In addition to Stratasys' consistent progress towards profitability, another metric I would like you to focus on is Stratasys' decreasing costs of revenues. Since 2015, cost of revenues has been in steady decline, from $390 million to $338 million in 2018. This indicates to me that Stratasys is becoming increasingly more efficient in their operations. And while some investors may argue that this could merely be a product of an overall decrease in the cost of 3D printing technology, when comparing these figures to Stratasys' competitor, 3D Systems, they are not boasting the same trend. (Although 3D Systems' revenue growth has been higher, they have missed revenue estimates in the previous 3 quarters.)
(Source: Author via Seeking Alpha)
In addition, when comparing cash flows from operations, it is clear that Stratasys is also unique in this measure, steadily increasing their cash flows year over year, while 3D Systems has seen a significant decline.
(Source: Author via Seeking Alpha)
In addition, R&D expenses have been relatively steady for Stratasys since 2016, with a slight increase from 2017-2018. In an industry that must continuously innovate to stay ahead of competitors and expiring patents, this is not a metric you want to see decrease significantly going forward.
A looming concern for investors is that Stratasys has been without a CEO since June 1 of 2018. Since then, Elan Jaglom has been serving as interim CEO, and there has been no indication from management when a new CEO will be chosen. And despite the increase in cash flow from operations year over year, the company saw a decrease in generated cash from operations in Q1 2019 posting $4.6 million versus $27.1 million generated for the same quarter last year. However, I believe management's reasoning for this was more than acceptable, stating that the reduced cash flow was primarily due to the timing of tax payments, and proactive steps to increase inventory levels in order to advance fulfillment time and support product demand. I interpret that comment to be very positive, overshadowing the negative connotation of the drop in cash flow for the quarter. As regards the constant cyclical risk of expiring patents as mentioned previously, Stratasys faces fierce competition from competitors as they fight for market share in this rapidly growing industry. Pricing power is firmly in the consumer's hands as supply far exceeds demand. Also, deep-pocketed companies like HP Inc. (HPQ) and General Electric (GE) can spend and innovate at a pace that most companies in the 3D printing space cannot contend with, including Stratasys. For Stratasys to succeed going forward, they need to continue deepening current partnerships and forging new ones all while maintaining a high pace of innovation.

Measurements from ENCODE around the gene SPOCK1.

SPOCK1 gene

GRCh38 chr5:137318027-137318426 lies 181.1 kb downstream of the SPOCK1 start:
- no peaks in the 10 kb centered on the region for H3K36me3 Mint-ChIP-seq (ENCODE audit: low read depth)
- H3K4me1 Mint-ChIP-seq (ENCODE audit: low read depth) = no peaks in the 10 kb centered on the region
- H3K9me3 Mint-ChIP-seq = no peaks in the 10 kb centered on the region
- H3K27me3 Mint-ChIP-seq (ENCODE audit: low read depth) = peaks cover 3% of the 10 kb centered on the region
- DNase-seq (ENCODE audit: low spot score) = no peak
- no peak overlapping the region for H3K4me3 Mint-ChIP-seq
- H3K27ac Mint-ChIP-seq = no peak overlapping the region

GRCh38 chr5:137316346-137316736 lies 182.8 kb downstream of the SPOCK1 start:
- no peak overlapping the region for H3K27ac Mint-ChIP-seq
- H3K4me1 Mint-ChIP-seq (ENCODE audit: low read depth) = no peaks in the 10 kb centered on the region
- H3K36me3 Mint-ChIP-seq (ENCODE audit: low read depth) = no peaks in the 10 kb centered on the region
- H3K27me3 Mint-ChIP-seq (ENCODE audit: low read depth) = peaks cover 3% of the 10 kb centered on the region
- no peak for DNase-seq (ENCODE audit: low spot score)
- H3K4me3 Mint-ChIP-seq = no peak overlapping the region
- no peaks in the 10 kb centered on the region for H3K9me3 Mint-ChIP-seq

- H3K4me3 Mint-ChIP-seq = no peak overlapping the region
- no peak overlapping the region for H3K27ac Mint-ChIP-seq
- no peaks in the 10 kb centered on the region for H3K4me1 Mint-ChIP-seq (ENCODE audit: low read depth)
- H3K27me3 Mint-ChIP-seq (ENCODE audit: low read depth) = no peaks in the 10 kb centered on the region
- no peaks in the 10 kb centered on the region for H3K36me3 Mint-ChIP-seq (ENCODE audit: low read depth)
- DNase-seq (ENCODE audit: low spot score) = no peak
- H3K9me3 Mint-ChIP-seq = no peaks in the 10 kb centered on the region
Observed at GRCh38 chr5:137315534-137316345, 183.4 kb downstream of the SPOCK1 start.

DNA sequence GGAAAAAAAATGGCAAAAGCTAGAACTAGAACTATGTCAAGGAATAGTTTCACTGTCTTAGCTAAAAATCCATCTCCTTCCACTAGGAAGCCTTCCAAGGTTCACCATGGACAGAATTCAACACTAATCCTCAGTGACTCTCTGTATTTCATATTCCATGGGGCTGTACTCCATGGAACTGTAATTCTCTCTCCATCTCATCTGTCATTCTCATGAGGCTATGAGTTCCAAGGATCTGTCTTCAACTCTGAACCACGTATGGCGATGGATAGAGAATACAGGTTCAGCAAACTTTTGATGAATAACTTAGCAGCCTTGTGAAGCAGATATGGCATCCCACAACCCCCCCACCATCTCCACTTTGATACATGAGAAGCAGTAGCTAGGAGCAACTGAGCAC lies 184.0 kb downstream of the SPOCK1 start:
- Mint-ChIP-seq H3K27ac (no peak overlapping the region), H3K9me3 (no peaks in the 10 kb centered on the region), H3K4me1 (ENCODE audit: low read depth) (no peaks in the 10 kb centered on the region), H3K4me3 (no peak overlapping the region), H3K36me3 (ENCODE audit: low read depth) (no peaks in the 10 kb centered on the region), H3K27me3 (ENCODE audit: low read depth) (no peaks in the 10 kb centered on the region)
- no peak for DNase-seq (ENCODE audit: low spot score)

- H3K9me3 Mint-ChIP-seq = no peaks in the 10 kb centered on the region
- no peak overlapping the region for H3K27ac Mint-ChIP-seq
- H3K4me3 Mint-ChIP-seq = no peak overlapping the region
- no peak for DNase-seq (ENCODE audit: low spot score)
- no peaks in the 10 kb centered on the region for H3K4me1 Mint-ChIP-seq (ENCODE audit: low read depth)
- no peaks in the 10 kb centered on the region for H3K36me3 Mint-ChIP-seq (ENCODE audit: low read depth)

The beginning of a secular shift
If you have been following Stratasys for some time, you may be aware of their joint efforts with Boeing (BA) and Ford (F) to push the limits of 3D printing past prototyping and into the industrial realm via Stratasys' Infinite-Build (H2000). The end game in this space is to use 3D printing to augment and eventually replace the traditional assembly line altogether, by simplifying assembly through reduced part counts. Stratasys' H2000 is the company's first effort to push these boundaries. The H2000 can print parts of unlimited length, allowing companies to build larger parts with faster production times.
On a global scale, we will be observing a shift in 3D printing and AM that I do not believe many investors are aware of: (Source: Statista)
This represents an astounding measure of growth, with the global additive manufacturing market size projected to grow by 28.8% next year. If Stratasys can continue to innovate, expand, and refine their operations, there will be significant market share for the taking going forward.
Despite the lack of a permanent CEO, I am really impressed with Stratasys' continued stability, success, and vision. In fact, the lack of a CEO further strengthens my conviction in this company. A captain-less crew that can steer the ship this well thus far is a vessel I want to be aboard. Stratasys has consistently beaten estimates over the past few quarters, and I anticipate further earnings beats in the future, as they continue to forge and deepen customer relationships. Although top-line growth is still stagnant, and the stock's price action is quite volatile, the investor with a time horizon of 2-10 years, I believe, will enjoy a considerable appreciation in capital. In an environment obsessed with high growth SaaS stocks, I do not think investors are paying very much attention to Stratasys, and that can be to your advantage. This is an exciting time to be an investor in a space that will undoubtedly revolutionize the world of manufacturing.
Disclosure: I am/we are long SSYS, BA. I wrote this article myself, and it expresses my own opinions. I am not receiving compensation for it (other than from Seeking Alpha). I have no business relationship with any company whose stock is mentioned in this article.
Additional disclosure: I may take a long position in GE within the next 72 Hours.